Bryan:
Well, it’s incredible to get that type of deep engagement from subscribers, but it’s clear how overwhelming that might be too. So how did you handle those messages?

John:
So I responded and I did realize that it was one of those things where if I really went with a lengthy in depth response, that I would just continue this kind of communication. So I did have to learn, even though if it seems like it wasn’t the kindest thing to do to be very grateful and thankful for the person upfront, of course, for emailing me, but at the end of the day, very short, somewhat terse and really, and realistically like an obvious close to the conversation by being like so best of luck, everything and thank you for listening and yada yada yada. So that was something that I realized I had to do where I just couldn’t become like this individual who was sending out a thousand emails on a broadcast and then spending hours and hours and hours handcrafting, these replies, it was just kind of now turning into kind of like this pen pal relationship type of thing. So that was a lesson I definitely learned early on that, you know, there’s definitely some people out there that rightfully so look at email as a very intimate form of communication. And a lot of them find it easy or either get on a roll and just start sharing their life story. And you know, a lot of them want to kind of keep that communication going.

Bryan:
Your success is built on the deep relationship with your podcast audience. So, how you’re utilizing email is really interesting. What do you feel is the difference between email and the podcast ?

John:
You are getting like sometimes instant responses from people who are just going in depth and really sharing a lot of things where sometimes with podcasting, like you are absolutely speaking to a black hole and sometimes you wonder like, yeah, I’m seeing the lessons in the dollar numbers, but do these people exist because I’m not really hearing from them. They’re not engaging. And that’s one of Podcaster’s biggest struggles is sometimes they feel like they’re speaking into a void and they’re not getting that feedback because it’s just a different way of communication. Like when you’re listening to a podcast, you’re driving in a car, you’re crushing it, the gym you’re walking your dog, there’s no reply button right there. Like you have to actually be very intentional at a time in the future to go and respond to somebody. And that usually life takes over. But when you’re sitting in front of your computer, reading an email and there’s that reply button that you can click right there, that’s a really easy and quick way to just be like, yeah, I’m just gonna reply right now. And boom, off to the races.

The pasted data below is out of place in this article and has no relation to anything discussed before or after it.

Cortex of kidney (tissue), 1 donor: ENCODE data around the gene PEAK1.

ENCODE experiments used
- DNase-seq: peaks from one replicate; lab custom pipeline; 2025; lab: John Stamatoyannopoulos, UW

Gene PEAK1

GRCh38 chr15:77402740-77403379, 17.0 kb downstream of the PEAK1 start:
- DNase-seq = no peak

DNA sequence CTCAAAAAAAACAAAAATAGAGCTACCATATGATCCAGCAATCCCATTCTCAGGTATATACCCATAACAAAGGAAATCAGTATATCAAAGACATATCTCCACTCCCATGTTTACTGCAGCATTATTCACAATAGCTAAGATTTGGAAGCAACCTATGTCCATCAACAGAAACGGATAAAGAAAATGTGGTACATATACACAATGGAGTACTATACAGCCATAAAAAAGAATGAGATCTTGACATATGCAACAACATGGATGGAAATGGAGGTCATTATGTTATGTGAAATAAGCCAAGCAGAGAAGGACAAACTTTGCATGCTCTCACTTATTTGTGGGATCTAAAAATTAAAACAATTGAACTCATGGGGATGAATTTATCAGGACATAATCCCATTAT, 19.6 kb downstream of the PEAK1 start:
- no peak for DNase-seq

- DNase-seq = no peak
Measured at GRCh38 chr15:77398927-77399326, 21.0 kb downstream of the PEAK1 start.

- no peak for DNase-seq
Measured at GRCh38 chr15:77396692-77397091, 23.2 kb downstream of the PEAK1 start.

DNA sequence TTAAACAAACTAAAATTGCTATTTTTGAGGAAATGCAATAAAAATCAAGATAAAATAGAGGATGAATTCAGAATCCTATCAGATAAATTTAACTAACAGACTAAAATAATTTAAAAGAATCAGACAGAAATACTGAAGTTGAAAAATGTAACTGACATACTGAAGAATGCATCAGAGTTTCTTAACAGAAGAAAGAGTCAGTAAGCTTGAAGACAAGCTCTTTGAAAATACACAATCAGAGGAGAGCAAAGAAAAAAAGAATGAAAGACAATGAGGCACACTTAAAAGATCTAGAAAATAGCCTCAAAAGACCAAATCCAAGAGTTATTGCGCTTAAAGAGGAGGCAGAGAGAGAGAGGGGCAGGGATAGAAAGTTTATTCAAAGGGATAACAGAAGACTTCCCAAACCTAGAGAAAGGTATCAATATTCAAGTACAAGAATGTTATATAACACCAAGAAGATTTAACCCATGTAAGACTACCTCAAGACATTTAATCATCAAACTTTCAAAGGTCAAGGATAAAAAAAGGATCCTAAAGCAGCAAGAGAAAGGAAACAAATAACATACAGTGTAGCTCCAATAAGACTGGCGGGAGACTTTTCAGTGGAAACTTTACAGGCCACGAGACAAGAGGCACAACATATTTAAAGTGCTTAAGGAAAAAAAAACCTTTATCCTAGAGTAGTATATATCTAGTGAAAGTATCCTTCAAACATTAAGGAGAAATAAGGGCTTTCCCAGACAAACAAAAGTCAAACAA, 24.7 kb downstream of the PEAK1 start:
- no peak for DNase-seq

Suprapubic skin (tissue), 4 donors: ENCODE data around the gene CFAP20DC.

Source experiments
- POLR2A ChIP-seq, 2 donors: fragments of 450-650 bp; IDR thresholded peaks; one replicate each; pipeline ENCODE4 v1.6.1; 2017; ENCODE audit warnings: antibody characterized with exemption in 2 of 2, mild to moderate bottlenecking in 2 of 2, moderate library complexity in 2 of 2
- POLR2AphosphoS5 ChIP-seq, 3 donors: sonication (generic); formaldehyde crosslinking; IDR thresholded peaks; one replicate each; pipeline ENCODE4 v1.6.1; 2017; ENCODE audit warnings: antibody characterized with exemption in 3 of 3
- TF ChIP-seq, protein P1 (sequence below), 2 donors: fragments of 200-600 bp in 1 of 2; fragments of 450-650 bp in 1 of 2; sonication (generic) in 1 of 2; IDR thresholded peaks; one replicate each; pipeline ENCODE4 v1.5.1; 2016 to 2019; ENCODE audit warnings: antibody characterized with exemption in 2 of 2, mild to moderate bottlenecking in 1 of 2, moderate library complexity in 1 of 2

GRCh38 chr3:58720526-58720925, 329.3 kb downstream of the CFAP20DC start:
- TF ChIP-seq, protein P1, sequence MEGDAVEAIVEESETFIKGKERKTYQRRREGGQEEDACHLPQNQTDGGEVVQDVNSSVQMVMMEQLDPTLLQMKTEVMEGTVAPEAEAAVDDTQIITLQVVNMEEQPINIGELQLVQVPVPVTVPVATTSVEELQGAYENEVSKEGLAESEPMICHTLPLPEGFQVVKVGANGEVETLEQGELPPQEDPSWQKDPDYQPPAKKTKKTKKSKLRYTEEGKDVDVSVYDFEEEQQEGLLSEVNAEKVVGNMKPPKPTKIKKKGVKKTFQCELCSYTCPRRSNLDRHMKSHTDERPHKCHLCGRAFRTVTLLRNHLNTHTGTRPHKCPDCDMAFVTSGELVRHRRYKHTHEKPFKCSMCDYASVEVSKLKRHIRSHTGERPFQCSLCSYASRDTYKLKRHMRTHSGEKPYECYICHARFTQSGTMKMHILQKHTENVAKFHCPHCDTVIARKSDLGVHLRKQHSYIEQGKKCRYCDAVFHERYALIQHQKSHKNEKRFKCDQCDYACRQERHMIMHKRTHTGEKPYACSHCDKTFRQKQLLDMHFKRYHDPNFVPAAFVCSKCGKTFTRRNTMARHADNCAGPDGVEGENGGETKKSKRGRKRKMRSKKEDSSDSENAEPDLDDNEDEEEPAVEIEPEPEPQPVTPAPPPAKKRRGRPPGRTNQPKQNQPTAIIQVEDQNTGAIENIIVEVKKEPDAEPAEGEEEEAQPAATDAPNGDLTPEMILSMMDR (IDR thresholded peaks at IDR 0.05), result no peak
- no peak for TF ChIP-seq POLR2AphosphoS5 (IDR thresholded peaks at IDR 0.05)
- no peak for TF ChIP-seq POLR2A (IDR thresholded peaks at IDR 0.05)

Bryan:
When we come back, John describes how folks like Pat Flynn from the smart, passive income podcast were major influence when it came to handling email. Plus John explains why he still writes his email newsletters today, despite building a team that handles many of their aspects of running his business. I’m Bryan Kelly, and you’re listening to Pushing Send from rasa.io.

rasa.io:
Creating email newsletters takes a lot of time. You might curate articles, write content, tweak your template, and look up metrics. And not to mention, you’re probably doing all of this once a week. well at rasa.io, we said enough and built a free tool to simplify the process, which saves you time. It also uses AI to personalize emails for each subscriber based on their interests. That means they get stuff they like to read. Want to see how it works. Visit www.rasa.io and click how it works.

Bryan: